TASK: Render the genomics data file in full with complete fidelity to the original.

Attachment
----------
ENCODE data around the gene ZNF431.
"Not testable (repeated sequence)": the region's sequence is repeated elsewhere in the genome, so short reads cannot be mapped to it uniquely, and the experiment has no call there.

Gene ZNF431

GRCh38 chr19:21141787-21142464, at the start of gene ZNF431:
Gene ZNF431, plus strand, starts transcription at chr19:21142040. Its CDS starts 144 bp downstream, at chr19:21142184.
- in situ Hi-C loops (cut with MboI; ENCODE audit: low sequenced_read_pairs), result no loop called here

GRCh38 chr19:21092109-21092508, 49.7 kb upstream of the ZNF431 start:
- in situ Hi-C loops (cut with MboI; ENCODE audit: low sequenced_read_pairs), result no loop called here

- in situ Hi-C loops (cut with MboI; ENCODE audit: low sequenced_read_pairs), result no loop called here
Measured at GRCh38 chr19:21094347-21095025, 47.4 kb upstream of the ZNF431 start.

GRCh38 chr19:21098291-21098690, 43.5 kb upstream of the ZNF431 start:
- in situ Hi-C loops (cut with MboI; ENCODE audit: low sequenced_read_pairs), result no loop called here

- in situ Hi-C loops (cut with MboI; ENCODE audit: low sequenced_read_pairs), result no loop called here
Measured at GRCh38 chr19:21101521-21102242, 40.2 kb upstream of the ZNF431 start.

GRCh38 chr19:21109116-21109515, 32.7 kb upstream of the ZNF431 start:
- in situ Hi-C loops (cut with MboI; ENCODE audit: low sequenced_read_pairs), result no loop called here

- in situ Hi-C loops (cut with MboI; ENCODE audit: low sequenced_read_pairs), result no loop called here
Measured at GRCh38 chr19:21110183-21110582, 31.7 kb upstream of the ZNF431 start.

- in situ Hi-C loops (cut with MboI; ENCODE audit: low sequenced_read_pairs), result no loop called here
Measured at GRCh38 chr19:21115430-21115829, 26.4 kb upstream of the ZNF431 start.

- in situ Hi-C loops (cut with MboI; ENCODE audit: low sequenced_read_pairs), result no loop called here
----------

ENCODE data around the gene ZNF431.
"Not testable (repeated sequence)": the region's sequence is repeated elsewhere in the genome, so short reads cannot be mapped to it uniquely, and the experiment has no call there.

Gene ZNF431

GRCh38 chr19:21141787-21142464, at the start of gene ZNF431:
Gene ZNF431, plus strand, starts transcription at chr19:21142040. Its CDS starts 144 bp downstream, at chr19:21142184.
- in situ Hi-C loops (cut with MboI; ENCODE audit: low sequenced_read_pairs), result no loop called here

GRCh38 chr19:21092109-21092508, 49.7 kb upstream of the ZNF431 start:
- in situ Hi-C loops (cut with MboI; ENCODE audit: low sequenced_read_pairs), result no loop called here

- in situ Hi-C loops (cut with MboI; ENCODE audit: low sequenced_read_pairs), result no loop called here
Measured at GRCh38 chr19:21094347-21095025, 47.4 kb upstream of the ZNF431 start.

GRCh38 chr19:21098291-21098690, 43.5 kb upstream of the ZNF431 start:
- in situ Hi-C loops (cut with MboI; ENCODE audit: low sequenced_read_pairs), result no loop called here

- in situ Hi-C loops (cut with MboI; ENCODE audit: low sequenced_read_pairs), result no loop called here
Measured at GRCh38 chr19:21101521-21102242, 40.2 kb upstream of the ZNF431 start.

GRCh38 chr19:21109116-21109515, 32.7 kb upstream of the ZNF431 start:
- in situ Hi-C loops (cut with MboI; ENCODE audit: low sequenced_read_pairs), result no loop called here

- in situ Hi-C loops (cut with MboI; ENCODE audit: low sequenced_read_pairs), result no loop called here
Measured at GRCh38 chr19:21110183-21110582, 31.7 kb upstream of the ZNF431 start.

- in situ Hi-C loops (cut with MboI; ENCODE audit: low sequenced_read_pairs), result no loop called here
Measured at GRCh38 chr19:21115430-21115829, 26.4 kb upstream of the ZNF431 start.

- in situ Hi-C loops (cut with MboI; ENCODE audit: low sequenced_read_pairs), result no loop called here